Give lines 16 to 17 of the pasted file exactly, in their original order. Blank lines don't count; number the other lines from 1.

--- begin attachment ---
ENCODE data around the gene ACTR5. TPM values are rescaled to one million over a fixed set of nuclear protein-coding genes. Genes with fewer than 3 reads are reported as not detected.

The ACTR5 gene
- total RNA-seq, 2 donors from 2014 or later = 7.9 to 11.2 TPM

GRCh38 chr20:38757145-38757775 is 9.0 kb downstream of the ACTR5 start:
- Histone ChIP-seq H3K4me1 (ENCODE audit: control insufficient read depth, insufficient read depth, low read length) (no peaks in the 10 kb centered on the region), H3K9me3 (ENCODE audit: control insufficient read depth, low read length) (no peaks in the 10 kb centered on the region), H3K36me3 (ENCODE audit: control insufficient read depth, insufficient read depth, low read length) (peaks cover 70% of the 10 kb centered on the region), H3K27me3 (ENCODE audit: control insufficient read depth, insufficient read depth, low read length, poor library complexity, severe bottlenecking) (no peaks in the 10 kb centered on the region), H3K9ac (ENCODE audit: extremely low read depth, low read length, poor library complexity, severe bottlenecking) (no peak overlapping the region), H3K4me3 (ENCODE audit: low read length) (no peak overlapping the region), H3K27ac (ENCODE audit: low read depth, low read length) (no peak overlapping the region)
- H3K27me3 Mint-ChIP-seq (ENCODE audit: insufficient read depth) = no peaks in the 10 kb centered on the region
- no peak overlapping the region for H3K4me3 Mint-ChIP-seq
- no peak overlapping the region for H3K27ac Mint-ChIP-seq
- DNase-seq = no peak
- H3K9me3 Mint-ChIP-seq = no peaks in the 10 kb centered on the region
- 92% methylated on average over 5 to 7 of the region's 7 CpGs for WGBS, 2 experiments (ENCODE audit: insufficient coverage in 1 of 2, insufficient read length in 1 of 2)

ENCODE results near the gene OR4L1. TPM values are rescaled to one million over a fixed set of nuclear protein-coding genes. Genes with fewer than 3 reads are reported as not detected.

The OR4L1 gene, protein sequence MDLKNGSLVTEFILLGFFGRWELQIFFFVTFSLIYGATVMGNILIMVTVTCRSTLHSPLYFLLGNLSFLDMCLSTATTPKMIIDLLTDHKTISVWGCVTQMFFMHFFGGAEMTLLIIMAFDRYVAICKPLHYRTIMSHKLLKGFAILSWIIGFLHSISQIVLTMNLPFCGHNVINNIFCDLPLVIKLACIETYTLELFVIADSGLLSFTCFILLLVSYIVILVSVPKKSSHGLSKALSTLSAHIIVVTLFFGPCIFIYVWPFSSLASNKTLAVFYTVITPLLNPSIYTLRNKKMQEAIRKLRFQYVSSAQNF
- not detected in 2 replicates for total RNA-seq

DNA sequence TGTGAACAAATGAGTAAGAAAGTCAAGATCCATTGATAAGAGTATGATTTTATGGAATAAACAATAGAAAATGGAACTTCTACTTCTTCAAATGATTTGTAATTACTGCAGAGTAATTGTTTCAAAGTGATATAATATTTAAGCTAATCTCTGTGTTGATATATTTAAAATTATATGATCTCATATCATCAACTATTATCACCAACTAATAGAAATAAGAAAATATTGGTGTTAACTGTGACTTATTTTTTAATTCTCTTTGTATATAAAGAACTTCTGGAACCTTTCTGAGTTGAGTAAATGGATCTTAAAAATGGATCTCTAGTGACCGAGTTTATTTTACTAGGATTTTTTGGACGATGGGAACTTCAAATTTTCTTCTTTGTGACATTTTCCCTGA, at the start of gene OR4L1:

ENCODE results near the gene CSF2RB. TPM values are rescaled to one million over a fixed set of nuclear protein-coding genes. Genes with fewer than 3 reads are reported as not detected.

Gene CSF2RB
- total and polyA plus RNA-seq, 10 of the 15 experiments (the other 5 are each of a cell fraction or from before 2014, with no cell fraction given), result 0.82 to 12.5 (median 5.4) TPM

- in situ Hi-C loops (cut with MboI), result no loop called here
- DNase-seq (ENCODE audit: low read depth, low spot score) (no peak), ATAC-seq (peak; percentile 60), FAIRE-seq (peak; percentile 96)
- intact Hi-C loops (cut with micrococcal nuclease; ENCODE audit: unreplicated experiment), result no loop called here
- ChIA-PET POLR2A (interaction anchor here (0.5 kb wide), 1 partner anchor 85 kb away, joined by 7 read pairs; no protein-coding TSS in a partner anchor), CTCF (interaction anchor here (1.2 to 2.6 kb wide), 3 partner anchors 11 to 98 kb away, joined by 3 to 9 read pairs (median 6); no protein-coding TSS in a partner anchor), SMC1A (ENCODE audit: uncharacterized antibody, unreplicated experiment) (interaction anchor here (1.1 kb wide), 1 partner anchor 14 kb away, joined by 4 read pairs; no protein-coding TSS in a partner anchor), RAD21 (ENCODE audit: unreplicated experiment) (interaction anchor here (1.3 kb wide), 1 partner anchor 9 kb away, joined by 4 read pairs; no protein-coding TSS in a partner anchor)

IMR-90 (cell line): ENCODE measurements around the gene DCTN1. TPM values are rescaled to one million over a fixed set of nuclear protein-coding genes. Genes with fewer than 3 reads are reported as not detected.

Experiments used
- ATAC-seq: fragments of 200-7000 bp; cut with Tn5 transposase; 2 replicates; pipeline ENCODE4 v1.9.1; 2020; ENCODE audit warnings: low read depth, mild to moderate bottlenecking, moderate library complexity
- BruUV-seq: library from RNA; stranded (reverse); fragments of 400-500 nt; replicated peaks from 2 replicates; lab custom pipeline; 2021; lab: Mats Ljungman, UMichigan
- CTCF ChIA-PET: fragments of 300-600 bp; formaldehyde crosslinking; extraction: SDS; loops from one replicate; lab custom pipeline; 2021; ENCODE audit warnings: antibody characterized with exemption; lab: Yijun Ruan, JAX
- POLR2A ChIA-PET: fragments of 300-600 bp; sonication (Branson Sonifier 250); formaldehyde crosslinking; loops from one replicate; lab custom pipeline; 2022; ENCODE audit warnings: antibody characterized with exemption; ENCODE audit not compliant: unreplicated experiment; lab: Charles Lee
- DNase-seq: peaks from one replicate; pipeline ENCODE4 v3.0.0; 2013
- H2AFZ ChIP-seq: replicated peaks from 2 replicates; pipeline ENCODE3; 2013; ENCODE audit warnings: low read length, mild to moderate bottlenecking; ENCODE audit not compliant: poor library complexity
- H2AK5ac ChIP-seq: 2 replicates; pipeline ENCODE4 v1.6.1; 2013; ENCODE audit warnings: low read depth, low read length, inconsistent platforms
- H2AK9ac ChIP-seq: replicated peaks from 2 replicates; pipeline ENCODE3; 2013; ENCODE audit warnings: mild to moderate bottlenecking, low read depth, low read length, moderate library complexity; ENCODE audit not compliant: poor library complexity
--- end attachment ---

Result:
ENCODE results near the gene CSF2RB. TPM values are rescaled to one million over a fixed set of nuclear protein-coding genes. Genes with fewer than 3 reads are reported as not detected.

Gene CSF2RB